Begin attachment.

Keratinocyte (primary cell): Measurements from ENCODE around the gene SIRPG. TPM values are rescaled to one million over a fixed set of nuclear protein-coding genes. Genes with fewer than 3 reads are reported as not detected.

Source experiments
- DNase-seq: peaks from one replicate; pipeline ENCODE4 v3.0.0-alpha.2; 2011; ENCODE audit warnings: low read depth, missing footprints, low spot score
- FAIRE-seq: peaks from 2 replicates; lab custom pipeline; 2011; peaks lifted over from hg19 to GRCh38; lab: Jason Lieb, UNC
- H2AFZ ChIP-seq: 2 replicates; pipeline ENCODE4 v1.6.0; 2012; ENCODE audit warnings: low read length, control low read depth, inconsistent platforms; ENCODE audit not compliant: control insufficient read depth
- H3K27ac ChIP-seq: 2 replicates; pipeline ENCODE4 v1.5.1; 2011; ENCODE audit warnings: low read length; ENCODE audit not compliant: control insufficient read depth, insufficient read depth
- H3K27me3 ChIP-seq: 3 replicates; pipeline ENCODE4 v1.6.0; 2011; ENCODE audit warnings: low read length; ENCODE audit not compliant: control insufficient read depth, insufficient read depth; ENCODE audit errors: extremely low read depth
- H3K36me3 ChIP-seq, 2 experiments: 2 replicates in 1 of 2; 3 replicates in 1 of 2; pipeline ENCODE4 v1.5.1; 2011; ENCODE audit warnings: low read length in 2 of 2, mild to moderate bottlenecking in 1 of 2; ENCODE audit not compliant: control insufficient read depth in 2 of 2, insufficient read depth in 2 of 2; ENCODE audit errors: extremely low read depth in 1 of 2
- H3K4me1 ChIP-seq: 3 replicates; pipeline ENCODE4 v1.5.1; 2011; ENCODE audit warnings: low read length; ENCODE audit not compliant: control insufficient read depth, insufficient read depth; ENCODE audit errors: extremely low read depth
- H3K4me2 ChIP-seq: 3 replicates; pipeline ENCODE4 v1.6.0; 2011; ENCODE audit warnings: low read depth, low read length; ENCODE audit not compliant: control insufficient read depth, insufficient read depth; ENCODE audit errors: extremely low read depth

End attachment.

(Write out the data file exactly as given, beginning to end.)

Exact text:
Keratinocyte (primary cell): Measurements from ENCODE around the gene SIRPG. TPM values are rescaled to one million over a fixed set of nuclear protein-coding genes. Genes with fewer than 3 reads are reported as not detected.

Source experiments
- DNase-seq: peaks from one replicate; pipeline ENCODE4 v3.0.0-alpha.2; 2011; ENCODE audit warnings: low read depth, missing footprints, low spot score
- FAIRE-seq: peaks from 2 replicates; lab custom pipeline; 2011; peaks lifted over from hg19 to GRCh38; lab: Jason Lieb, UNC
- H2AFZ ChIP-seq: 2 replicates; pipeline ENCODE4 v1.6.0; 2012; ENCODE audit warnings: low read length, control low read depth, inconsistent platforms; ENCODE audit not compliant: control insufficient read depth
- H3K27ac ChIP-seq: 2 replicates; pipeline ENCODE4 v1.5.1; 2011; ENCODE audit warnings: low read length; ENCODE audit not compliant: control insufficient read depth, insufficient read depth
- H3K27me3 ChIP-seq: 3 replicates; pipeline ENCODE4 v1.6.0; 2011; ENCODE audit warnings: low read length; ENCODE audit not compliant: control insufficient read depth, insufficient read depth; ENCODE audit errors: extremely low read depth
- H3K36me3 ChIP-seq, 2 experiments: 2 replicates in 1 of 2; 3 replicates in 1 of 2; pipeline ENCODE4 v1.5.1; 2011; ENCODE audit warnings: low read length in 2 of 2, mild to moderate bottlenecking in 1 of 2; ENCODE audit not compliant: control insufficient read depth in 2 of 2, insufficient read depth in 2 of 2; ENCODE audit errors: extremely low read depth in 1 of 2
- H3K4me1 ChIP-seq: 3 replicates; pipeline ENCODE4 v1.5.1; 2011; ENCODE audit warnings: low read length; ENCODE audit not compliant: control insufficient read depth, insufficient read depth; ENCODE audit errors: extremely low read depth
- H3K4me2 ChIP-seq: 3 replicates; pipeline ENCODE4 v1.6.0; 2011; ENCODE audit warnings: low read depth, low read length; ENCODE audit not compliant: control insufficient read depth, insufficient read depth; ENCODE audit errors: extremely low read depth